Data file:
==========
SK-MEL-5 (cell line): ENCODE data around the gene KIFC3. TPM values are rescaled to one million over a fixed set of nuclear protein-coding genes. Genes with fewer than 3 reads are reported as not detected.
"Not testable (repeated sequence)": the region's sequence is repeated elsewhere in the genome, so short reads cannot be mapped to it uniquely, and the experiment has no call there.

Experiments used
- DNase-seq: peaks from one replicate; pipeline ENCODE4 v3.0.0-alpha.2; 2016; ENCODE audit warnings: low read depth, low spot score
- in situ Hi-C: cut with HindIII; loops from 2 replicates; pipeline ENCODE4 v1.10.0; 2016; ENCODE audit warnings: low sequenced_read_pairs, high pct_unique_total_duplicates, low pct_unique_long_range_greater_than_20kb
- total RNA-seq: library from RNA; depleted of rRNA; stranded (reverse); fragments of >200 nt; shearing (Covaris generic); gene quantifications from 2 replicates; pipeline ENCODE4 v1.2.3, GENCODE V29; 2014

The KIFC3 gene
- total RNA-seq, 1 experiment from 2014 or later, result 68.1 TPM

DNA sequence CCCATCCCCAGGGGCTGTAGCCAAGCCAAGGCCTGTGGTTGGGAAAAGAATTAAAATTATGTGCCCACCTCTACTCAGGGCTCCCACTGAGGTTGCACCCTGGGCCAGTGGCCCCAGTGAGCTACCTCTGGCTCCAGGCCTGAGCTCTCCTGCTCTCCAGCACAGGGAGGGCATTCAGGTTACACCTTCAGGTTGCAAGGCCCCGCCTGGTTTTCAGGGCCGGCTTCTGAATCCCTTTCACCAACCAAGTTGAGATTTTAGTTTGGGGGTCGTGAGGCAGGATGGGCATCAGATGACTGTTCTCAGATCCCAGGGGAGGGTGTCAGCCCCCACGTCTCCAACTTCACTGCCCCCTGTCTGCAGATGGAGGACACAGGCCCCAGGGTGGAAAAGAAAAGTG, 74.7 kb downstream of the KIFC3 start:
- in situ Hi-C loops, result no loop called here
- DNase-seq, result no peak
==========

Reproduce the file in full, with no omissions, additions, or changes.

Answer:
SK-MEL-5 (cell line): ENCODE data around the gene KIFC3. TPM values are rescaled to one million over a fixed set of nuclear protein-coding genes. Genes with fewer than 3 reads are reported as not detected.
"Not testable (repeated sequence)": the region's sequence is repeated elsewhere in the genome, so short reads cannot be mapped to it uniquely, and the experiment has no call there.

Experiments used
- DNase-seq: peaks from one replicate; pipeline ENCODE4 v3.0.0-alpha.2; 2016; ENCODE audit warnings: low read depth, low spot score
- in situ Hi-C: cut with HindIII; loops from 2 replicates; pipeline ENCODE4 v1.10.0; 2016; ENCODE audit warnings: low sequenced_read_pairs, high pct_unique_total_duplicates, low pct_unique_long_range_greater_than_20kb
- total RNA-seq: library from RNA; depleted of rRNA; stranded (reverse); fragments of >200 nt; shearing (Covaris generic); gene quantifications from 2 replicates; pipeline ENCODE4 v1.2.3, GENCODE V29; 2014

The KIFC3 gene
- total RNA-seq, 1 experiment from 2014 or later, result 68.1 TPM

DNA sequence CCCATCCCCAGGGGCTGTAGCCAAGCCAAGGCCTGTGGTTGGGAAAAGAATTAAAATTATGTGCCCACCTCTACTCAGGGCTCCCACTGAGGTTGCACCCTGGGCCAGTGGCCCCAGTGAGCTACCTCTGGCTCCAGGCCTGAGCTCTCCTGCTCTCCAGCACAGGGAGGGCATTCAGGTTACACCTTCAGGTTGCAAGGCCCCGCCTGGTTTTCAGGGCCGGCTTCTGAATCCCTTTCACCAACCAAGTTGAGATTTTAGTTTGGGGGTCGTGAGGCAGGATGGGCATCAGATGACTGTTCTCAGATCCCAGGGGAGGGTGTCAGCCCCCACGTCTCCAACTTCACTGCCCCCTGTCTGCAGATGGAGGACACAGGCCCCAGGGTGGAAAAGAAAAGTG, 74.7 kb downstream of the KIFC3 start:
- in situ Hi-C loops, result no loop called here
- DNase-seq, result no peak